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Starting School: 5 ways to help an anxious child

By Dr. Helen Andrews Getting Ready for School Whenever you feel your child is getting anxious, bring them in close, get down to their level, listen to what they have to say and reassure them. Summer is well and truly here and it won’t be long till September is upon us. Across the country four year olds and their parents will be feeling excited and maybe a little worried about starting ‘big school’. Some children will take it in their stride, whilst others will find it harder. The same goes for mums and dads. What can we do to help this important milestone go as smoothly as possible?

1. Make school seem more familiar

We are all more likely to feel anxious when faced with something unfamiliar. Your child is likely to have had the opportunity to visit their school during the summer term, which should help build familiarity. You can build on this by walking past the school frequently and talking about what it is like.

Make the most of books - there are many about starting school that you can read together. Answer any questions your child has, and acknowledge any worries they might express, whilst also reassuring them. For example, you could say, “Yes, it might feel a bit scary at the start, but soon you will love it!” or “I’ll miss you too, but I’ll love hearing all about your day when I pick you up”.

2. Lead By Example

Young children pick up a lot of their feelings from the important people around them. If you feel anxious, and talk about your concerns in front of them, then they will share those anxieties. If you talk positively, they will follow suit. For example, you could help them feel positive by saying, “I’m so excited about you starting school, you’ll have such a great time!”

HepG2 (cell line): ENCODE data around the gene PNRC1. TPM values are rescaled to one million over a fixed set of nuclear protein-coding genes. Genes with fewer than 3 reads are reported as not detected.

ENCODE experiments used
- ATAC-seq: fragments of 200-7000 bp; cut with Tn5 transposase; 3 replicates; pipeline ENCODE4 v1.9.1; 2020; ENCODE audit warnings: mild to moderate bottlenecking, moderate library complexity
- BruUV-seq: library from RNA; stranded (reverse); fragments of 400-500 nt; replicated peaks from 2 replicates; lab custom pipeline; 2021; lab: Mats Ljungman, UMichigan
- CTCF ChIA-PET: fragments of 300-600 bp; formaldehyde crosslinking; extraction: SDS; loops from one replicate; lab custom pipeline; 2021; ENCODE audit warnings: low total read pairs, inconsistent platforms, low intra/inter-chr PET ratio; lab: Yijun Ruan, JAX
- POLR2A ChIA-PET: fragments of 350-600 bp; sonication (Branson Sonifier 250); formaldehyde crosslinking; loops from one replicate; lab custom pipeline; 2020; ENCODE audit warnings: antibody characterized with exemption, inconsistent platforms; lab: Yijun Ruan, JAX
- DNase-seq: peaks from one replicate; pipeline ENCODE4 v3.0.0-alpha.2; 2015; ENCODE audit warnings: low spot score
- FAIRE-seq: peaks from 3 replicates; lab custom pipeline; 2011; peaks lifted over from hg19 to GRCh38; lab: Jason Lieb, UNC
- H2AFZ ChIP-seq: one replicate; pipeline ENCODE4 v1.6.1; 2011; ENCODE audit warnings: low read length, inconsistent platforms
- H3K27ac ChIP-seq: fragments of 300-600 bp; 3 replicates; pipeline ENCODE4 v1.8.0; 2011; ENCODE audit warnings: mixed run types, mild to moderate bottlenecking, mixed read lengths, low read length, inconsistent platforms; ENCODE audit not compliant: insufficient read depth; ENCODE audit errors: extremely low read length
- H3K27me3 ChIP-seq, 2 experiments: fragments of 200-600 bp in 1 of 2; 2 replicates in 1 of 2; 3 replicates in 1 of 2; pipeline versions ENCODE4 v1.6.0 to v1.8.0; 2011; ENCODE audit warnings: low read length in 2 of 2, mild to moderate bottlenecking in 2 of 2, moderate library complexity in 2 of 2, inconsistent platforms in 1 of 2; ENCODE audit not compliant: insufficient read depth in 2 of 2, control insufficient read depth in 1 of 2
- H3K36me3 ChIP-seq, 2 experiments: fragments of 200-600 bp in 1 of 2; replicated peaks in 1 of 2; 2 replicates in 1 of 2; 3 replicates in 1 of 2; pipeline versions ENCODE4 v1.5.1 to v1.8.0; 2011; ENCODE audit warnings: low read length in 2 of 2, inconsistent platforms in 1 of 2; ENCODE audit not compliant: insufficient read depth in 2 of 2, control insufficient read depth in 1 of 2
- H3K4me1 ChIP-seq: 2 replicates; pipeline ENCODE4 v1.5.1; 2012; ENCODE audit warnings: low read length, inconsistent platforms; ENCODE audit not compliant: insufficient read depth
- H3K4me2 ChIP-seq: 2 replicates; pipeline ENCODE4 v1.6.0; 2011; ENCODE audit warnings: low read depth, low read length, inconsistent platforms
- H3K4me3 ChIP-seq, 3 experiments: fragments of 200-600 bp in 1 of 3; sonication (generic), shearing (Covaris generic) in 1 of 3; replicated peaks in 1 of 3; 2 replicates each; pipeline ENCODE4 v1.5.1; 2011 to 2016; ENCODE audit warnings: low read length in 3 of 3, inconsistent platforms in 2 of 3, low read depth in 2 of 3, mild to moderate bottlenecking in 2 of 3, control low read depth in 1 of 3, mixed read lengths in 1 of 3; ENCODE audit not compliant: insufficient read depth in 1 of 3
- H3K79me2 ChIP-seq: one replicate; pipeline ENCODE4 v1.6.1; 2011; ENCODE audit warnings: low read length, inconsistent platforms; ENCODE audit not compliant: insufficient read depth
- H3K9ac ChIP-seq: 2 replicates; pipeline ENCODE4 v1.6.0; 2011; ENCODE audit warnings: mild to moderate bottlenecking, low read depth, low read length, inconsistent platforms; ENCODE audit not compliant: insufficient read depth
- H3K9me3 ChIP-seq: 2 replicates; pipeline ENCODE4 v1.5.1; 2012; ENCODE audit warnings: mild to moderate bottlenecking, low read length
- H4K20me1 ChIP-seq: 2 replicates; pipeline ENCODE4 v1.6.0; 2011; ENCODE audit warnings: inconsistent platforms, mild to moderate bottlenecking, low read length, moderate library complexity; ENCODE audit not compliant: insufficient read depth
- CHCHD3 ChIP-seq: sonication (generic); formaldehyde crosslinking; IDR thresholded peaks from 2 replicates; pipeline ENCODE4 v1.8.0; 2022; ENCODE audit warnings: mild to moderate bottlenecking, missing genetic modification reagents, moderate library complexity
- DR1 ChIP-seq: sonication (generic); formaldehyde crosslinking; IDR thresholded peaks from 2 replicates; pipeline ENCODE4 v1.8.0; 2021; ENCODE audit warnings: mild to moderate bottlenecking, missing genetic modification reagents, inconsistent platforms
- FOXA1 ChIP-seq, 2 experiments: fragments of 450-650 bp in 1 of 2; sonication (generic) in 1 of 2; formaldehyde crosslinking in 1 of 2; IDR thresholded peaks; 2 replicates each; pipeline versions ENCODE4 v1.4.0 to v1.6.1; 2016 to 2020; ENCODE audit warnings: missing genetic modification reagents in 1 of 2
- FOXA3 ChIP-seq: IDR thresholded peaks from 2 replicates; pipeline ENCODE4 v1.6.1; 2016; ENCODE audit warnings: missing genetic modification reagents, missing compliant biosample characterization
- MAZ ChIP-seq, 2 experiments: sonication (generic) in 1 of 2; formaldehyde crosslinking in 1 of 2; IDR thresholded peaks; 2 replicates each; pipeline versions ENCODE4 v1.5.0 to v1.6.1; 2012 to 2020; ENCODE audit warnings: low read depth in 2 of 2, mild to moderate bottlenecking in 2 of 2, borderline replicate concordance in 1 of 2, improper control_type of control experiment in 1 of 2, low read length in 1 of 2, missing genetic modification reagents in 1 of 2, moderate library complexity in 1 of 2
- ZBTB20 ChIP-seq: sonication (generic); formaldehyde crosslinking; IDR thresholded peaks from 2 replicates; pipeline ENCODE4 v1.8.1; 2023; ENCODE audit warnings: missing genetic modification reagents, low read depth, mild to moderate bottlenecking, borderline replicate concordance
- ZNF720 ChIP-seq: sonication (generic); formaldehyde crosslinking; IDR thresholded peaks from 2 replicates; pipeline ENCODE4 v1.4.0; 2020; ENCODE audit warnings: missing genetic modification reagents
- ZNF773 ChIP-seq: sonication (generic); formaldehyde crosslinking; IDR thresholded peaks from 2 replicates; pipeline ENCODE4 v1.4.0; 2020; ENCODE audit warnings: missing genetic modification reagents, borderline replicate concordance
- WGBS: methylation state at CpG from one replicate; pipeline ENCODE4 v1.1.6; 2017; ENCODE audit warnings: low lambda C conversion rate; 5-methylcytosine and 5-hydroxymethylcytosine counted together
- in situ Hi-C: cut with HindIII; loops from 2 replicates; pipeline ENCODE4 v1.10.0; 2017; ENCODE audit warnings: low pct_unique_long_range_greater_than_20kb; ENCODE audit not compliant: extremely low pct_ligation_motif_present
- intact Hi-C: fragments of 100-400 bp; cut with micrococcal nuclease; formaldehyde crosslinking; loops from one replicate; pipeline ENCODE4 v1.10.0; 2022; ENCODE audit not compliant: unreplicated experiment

3. Help set the correct expectations

Schools vary but you are likely to have a week or two of part-time attendance. This can be helpful in terms of settling in but can create confusion for the child about what to expect from school. Likewise, after a few days, children can say that they have ‘done school’ now and don’t need to go again! To help them know what to expect, explain to your child what they will need to do that day and the next day.

4. Look out for signs of anxiety and respond appropriately

Whenever you feel your child is getting anxious, bring them in close, get down to their level, listen to what they have to say and reassure them. When it comes to the time to separate, give them a short, clear and positive message of love, confidence and a promise that you will return. “Time for you to go in now. I love you, have fun and I’ll see you at the end of school.” A quick hug, wave and hand them over. Try not to get drawn into long routines. A few tears some days is normal but if your child is regularly very distressed, find a teacher or teaching assistant that you feel confident with and come up with a plan between you. Stick to it for a week or two before reviewing, if necessary.

5. Chat about their day

This is likely to be the first time that you don’t know what your child has done during the day. You will have much less contact with the teacher than you are used to at nursery. Encourage your child to share their day. They may be too tired on the walk home – so maybe chat about it over dinner or at bedtime. Not only do you get to share in the ups and downs with them, and feel closer to them, you will also be setting up patterns of talking that are important, but often lost, for the years ahead.  

  Dr Helen AndrewsDr Helen Andrews is on the Toddle About Panel of Experts. She is a Clinical Psychologist with over 15 years experience working with children and young people. Through her business, Family Matters in Warwickshire, she helps parents when they can see that their child is struggling with their emotions, behaviour or development. Contact Helen on 01564 795337 or find out more at